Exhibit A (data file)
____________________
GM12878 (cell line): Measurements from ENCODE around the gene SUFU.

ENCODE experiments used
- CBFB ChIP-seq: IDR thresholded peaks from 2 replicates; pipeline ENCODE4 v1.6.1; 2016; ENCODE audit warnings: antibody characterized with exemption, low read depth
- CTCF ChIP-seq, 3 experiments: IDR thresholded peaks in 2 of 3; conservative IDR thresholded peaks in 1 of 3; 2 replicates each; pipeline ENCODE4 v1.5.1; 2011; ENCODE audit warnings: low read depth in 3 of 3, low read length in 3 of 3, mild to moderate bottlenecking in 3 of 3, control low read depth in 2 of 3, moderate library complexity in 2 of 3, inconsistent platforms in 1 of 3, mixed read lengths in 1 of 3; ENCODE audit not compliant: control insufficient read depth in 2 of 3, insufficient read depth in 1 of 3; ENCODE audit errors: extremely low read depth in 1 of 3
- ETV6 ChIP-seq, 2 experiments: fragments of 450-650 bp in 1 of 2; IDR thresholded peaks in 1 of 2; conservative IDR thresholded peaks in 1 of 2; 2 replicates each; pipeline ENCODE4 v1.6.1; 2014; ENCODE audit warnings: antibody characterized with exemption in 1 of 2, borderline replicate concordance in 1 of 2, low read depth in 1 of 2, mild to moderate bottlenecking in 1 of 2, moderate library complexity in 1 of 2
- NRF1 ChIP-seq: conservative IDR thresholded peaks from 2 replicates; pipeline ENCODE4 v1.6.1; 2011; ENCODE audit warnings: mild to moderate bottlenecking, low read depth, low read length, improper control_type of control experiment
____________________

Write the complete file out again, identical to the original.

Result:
GM12878 (cell line): Measurements from ENCODE around the gene SUFU.

ENCODE experiments used
- CBFB ChIP-seq: IDR thresholded peaks from 2 replicates; pipeline ENCODE4 v1.6.1; 2016; ENCODE audit warnings: antibody characterized with exemption, low read depth
- CTCF ChIP-seq, 3 experiments: IDR thresholded peaks in 2 of 3; conservative IDR thresholded peaks in 1 of 3; 2 replicates each; pipeline ENCODE4 v1.5.1; 2011; ENCODE audit warnings: low read depth in 3 of 3, low read length in 3 of 3, mild to moderate bottlenecking in 3 of 3, control low read depth in 2 of 3, moderate library complexity in 2 of 3, inconsistent platforms in 1 of 3, mixed read lengths in 1 of 3; ENCODE audit not compliant: control insufficient read depth in 2 of 3, insufficient read depth in 1 of 3; ENCODE audit errors: extremely low read depth in 1 of 3
- ETV6 ChIP-seq, 2 experiments: fragments of 450-650 bp in 1 of 2; IDR thresholded peaks in 1 of 2; conservative IDR thresholded peaks in 1 of 2; 2 replicates each; pipeline ENCODE4 v1.6.1; 2014; ENCODE audit warnings: antibody characterized with exemption in 1 of 2, borderline replicate concordance in 1 of 2, low read depth in 1 of 2, mild to moderate bottlenecking in 1 of 2, moderate library complexity in 1 of 2
- NRF1 ChIP-seq: conservative IDR thresholded peaks from 2 replicates; pipeline ENCODE4 v1.6.1; 2011; ENCODE audit warnings: mild to moderate bottlenecking, low read depth, low read length, improper control_type of control experiment